How many iPhones did Apple sell last quarter? Tens of millions. If you want the exact number, check Apple’s Newsroom for the details; Mac and iPad, too; all three are major profit centers.
In the smartphone arena, as it is with almost all gadget makers, only Apple tells all how many iPhones, Macs, and iPads were sold. Ask Google how many Pixel 2 smartphones it sold last quarter. Or, last year. Google won’t announce a number because the one-trick pony search engine would be embarrassed.
Hardware Is Hard
As much as Apple takes some heat for being an iPhone company, pretty much everything else the company makes also makes money hand over fist. Apple is transparent about the major product lines, too, and divulges actual sales units for iPhone, iPad, and Mac.
Why don’t Apple’s competitors do the same? Corporate embarrassment is not a career booster.
It is likely Google sold millions of their highly touted Pixel 2 smartphone models. Chances are good Samsung sold even more Galaxy smartphones, and even the Korean conglomerate won’t tell how many it sold.
Hardware is hard. Especially hard if that isn’t your main business and with Google it isn’t. The company spent billions to buy Motorola in a disastrous acquisition; supposedly to give it some hardware to sell. Why? Everybody wants to be like Apple. Yet, after spending tens of billions of dollars to diversify itself from the search engine cash cow, Google remains what it has always been. A purveyor of personal data culled from unsuspecting users of free software. An advertising company.
You know. Like Facebook. But with a better logo.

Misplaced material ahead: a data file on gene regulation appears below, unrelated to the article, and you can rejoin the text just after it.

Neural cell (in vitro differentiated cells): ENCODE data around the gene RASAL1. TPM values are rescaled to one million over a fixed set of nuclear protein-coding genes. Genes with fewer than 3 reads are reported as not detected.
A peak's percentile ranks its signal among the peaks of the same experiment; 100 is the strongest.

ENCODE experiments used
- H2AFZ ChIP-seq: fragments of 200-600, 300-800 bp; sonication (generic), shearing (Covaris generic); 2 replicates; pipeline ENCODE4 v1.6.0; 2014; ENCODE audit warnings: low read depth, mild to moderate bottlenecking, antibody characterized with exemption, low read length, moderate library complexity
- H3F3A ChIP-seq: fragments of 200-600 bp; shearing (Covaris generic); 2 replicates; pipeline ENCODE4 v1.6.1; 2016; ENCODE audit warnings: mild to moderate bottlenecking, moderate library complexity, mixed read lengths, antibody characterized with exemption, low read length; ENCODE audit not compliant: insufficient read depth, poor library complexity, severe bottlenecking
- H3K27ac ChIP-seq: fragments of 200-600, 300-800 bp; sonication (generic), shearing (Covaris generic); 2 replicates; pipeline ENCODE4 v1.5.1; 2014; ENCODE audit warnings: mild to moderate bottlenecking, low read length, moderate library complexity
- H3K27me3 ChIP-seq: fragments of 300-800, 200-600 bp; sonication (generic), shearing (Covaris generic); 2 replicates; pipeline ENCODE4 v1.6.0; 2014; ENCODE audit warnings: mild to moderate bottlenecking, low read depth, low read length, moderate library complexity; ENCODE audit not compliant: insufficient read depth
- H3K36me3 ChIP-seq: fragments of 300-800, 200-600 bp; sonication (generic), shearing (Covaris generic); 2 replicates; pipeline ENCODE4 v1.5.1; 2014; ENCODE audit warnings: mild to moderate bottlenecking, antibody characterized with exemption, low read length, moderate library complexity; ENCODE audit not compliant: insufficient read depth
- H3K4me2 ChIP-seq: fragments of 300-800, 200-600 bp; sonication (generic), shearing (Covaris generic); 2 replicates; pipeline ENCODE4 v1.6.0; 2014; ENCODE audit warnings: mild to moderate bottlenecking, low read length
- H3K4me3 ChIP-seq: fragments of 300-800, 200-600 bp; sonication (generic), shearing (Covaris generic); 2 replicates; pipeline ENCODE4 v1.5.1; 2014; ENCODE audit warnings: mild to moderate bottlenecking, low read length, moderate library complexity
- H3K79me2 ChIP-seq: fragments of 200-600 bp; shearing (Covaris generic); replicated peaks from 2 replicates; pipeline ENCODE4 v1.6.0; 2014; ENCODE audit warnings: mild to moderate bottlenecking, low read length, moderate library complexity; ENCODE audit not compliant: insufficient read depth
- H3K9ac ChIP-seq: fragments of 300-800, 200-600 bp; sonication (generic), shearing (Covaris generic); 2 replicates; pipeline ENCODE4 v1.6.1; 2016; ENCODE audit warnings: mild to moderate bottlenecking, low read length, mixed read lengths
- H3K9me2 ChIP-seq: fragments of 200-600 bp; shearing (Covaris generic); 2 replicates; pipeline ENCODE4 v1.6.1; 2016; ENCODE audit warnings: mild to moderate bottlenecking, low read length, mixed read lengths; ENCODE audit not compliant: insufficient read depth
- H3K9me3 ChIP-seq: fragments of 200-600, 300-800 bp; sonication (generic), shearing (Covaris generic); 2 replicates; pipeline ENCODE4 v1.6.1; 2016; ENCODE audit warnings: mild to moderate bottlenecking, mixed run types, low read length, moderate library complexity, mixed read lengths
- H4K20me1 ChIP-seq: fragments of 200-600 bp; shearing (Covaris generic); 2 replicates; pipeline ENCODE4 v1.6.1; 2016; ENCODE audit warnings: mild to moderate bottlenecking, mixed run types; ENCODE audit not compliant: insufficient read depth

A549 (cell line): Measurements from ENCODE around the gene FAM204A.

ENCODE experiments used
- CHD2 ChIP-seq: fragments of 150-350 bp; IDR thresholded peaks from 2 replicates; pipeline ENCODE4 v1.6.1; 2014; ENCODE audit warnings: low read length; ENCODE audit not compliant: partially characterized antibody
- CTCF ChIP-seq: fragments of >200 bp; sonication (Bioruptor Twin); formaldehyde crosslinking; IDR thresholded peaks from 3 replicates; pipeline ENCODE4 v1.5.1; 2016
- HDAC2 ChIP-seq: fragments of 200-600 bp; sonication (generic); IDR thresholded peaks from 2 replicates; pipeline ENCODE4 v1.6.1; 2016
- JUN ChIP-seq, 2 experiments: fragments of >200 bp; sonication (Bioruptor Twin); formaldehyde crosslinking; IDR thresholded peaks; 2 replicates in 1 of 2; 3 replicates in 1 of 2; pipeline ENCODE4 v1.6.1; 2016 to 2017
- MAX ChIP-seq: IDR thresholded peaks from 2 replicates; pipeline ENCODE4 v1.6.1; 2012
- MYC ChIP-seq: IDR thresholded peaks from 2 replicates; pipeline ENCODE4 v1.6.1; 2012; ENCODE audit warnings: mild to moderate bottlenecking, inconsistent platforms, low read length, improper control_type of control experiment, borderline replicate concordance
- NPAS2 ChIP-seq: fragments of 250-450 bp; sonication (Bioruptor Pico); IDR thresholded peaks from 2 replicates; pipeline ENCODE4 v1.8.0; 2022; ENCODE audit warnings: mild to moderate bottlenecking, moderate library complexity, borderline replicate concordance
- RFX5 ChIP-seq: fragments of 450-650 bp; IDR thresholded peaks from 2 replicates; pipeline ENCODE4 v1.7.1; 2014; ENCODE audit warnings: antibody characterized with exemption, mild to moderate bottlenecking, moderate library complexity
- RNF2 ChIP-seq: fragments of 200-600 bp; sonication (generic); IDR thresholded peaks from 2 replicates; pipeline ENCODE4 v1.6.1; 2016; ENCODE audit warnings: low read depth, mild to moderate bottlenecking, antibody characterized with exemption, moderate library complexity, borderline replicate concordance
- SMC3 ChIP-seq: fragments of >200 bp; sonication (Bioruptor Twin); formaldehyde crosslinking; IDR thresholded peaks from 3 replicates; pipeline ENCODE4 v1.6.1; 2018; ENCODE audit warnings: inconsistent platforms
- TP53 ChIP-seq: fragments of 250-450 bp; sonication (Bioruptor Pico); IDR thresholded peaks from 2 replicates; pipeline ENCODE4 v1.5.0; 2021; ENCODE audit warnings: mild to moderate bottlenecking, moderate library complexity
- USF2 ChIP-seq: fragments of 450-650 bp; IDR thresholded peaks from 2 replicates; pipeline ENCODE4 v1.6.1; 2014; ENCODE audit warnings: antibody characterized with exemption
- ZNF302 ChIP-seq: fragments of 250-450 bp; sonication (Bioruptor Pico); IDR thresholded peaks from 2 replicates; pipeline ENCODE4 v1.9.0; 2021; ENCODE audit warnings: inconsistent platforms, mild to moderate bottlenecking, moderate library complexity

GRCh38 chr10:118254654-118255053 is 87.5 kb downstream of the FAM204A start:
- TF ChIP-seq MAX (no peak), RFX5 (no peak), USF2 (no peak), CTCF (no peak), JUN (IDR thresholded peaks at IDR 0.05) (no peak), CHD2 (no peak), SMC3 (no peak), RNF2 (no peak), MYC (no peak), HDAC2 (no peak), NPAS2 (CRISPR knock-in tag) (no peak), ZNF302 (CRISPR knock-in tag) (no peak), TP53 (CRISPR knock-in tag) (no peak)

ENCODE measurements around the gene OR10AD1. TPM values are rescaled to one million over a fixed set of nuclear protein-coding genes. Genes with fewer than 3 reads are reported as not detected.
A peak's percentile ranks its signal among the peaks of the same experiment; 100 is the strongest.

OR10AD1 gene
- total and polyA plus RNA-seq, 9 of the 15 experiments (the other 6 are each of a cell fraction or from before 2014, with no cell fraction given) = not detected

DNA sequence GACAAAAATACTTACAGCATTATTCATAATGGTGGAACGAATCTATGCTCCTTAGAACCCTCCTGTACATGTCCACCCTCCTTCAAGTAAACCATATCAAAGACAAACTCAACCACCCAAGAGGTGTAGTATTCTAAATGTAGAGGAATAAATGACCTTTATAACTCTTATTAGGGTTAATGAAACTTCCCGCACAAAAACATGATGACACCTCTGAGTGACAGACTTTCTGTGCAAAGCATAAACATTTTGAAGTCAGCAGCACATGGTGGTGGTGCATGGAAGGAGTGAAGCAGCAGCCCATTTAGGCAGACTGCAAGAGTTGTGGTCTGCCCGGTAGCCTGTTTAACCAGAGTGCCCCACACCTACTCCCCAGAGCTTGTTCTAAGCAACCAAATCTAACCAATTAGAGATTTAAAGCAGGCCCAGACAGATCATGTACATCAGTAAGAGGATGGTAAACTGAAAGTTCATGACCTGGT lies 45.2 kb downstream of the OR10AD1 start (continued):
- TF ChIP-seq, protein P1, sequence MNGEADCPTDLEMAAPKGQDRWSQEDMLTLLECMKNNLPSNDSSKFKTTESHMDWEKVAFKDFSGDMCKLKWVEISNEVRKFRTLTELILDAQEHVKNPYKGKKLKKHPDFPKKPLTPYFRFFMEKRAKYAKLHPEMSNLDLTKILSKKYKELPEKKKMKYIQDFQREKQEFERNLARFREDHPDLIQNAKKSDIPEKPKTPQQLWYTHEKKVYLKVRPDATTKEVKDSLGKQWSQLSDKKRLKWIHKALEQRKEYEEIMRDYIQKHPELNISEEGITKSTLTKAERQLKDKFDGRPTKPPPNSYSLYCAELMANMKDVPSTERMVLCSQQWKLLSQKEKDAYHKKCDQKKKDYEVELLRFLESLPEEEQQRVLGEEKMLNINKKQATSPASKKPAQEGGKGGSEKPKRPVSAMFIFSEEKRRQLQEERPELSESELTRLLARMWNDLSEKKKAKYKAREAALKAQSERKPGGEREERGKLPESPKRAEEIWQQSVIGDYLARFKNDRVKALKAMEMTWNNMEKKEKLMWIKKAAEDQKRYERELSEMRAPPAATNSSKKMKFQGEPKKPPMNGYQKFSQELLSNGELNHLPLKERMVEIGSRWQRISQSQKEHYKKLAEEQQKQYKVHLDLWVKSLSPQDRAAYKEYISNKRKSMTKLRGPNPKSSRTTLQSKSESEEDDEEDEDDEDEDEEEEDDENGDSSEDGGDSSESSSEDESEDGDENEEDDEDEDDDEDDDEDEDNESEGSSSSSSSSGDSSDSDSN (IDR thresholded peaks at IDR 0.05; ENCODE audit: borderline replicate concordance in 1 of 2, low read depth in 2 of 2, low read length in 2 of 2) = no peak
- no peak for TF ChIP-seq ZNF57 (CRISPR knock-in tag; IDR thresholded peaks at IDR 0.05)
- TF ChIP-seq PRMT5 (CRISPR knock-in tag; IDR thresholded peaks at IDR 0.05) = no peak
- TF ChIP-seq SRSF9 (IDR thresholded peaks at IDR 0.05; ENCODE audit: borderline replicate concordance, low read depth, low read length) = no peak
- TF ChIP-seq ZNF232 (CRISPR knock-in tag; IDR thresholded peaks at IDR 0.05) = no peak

Last summer I wrote about How Fitbit’s Ionic Can Topple Apple Watch. How’d that work out?
For a new product to take on a market leader and carve out a segment for itself with unit sales and profits, a company must do a few things well… New products must do what market leaders do, but usually are priced less because similar features do not make a compelling reason to switch products. Price might.
In other words, build a better mousetrap and sell it for less. That’s difficult to do and the Ionic didn’t exactly put a dent in Apple Watch sales.
Fast forward to early 2018 whereby mac360’s Jeffrey Mincey declared, “Finally, An Apple Watch Competitor” the Fitbit Versa.
They say differentiation is a key component of product marketing so when you’re in full on copycat mode how do you differentiate a new product from the industry leader? Price? Check. Clock faces? Check. Build your own clock face? Check. Longer battery life? Check. Similar but different watchband accessories? Check.
In other words, another mousetrap.
So far, the mice are not running off the Fitbit cliff, but some technology followers think Fitbit would be a good acquisition for Google. Fitbit needs money. Google has money. Fitbit has a nice piece of kit. Google needs hardware.
I hate to be captain obvious here, but it would make sense for Google to allow Fitbit to carry out its transition a bit more then buy it. Fitbit could fold into Google’s enterprise business and give it a healthcare foothold. As for the hardware, Google could keep the smartwatches or not. Hardware is interesting to Google, but the company has yet to prove it knows what it is doing. Worst case is that Google just writes off the Fitbit hardware business.
That could work out. Just like it did with Google’s Motorola acquisition. Fitbit seems to have found out what Google has yet to learn.
Hardware is hard.